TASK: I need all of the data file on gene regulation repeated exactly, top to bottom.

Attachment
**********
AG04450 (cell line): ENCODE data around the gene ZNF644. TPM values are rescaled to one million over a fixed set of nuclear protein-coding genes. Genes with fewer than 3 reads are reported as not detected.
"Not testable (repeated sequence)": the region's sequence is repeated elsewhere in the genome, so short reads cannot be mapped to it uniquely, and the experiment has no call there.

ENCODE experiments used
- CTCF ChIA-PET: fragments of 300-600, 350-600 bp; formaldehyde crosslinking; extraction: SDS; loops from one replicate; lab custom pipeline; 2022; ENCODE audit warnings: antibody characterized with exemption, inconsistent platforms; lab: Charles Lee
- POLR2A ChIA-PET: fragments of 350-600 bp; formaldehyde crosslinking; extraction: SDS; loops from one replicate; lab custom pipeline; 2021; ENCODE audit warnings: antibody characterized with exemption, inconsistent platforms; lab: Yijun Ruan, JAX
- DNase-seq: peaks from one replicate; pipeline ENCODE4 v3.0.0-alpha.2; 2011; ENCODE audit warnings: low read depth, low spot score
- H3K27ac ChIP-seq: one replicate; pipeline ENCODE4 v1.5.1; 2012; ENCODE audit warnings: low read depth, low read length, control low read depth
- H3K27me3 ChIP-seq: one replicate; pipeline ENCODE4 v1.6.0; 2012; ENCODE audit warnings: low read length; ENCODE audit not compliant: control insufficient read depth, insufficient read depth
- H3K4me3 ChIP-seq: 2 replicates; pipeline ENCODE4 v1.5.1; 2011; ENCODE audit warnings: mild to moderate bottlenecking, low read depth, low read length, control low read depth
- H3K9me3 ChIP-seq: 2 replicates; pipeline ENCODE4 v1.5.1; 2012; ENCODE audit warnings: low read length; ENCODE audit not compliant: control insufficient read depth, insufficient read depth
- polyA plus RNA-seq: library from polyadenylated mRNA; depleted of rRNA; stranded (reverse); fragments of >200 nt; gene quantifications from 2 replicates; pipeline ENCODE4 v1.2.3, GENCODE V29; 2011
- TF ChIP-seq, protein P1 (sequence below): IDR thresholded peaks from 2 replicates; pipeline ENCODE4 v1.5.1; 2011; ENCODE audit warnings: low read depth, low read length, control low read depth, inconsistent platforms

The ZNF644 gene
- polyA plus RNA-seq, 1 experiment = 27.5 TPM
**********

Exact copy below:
AG04450 (cell line): ENCODE data around the gene ZNF644. TPM values are rescaled to one million over a fixed set of nuclear protein-coding genes. Genes with fewer than 3 reads are reported as not detected.
"Not testable (repeated sequence)": the region's sequence is repeated elsewhere in the genome, so short reads cannot be mapped to it uniquely, and the experiment has no call there.

ENCODE experiments used
- CTCF ChIA-PET: fragments of 300-600, 350-600 bp; formaldehyde crosslinking; extraction: SDS; loops from one replicate; lab custom pipeline; 2022; ENCODE audit warnings: antibody characterized with exemption, inconsistent platforms; lab: Charles Lee
- POLR2A ChIA-PET: fragments of 350-600 bp; formaldehyde crosslinking; extraction: SDS; loops from one replicate; lab custom pipeline; 2021; ENCODE audit warnings: antibody characterized with exemption, inconsistent platforms; lab: Yijun Ruan, JAX
- DNase-seq: peaks from one replicate; pipeline ENCODE4 v3.0.0-alpha.2; 2011; ENCODE audit warnings: low read depth, low spot score
- H3K27ac ChIP-seq: one replicate; pipeline ENCODE4 v1.5.1; 2012; ENCODE audit warnings: low read depth, low read length, control low read depth
- H3K27me3 ChIP-seq: one replicate; pipeline ENCODE4 v1.6.0; 2012; ENCODE audit warnings: low read length; ENCODE audit not compliant: control insufficient read depth, insufficient read depth
- H3K4me3 ChIP-seq: 2 replicates; pipeline ENCODE4 v1.5.1; 2011; ENCODE audit warnings: mild to moderate bottlenecking, low read depth, low read length, control low read depth
- H3K9me3 ChIP-seq: 2 replicates; pipeline ENCODE4 v1.5.1; 2012; ENCODE audit warnings: low read length; ENCODE audit not compliant: control insufficient read depth, insufficient read depth
- polyA plus RNA-seq: library from polyadenylated mRNA; depleted of rRNA; stranded (reverse); fragments of >200 nt; gene quantifications from 2 replicates; pipeline ENCODE4 v1.2.3, GENCODE V29; 2011
- TF ChIP-seq, protein P1 (sequence below): IDR thresholded peaks from 2 replicates; pipeline ENCODE4 v1.5.1; 2011; ENCODE audit warnings: low read depth, low read length, control low read depth, inconsistent platforms

The ZNF644 gene
- polyA plus RNA-seq, 1 experiment = 27.5 TPM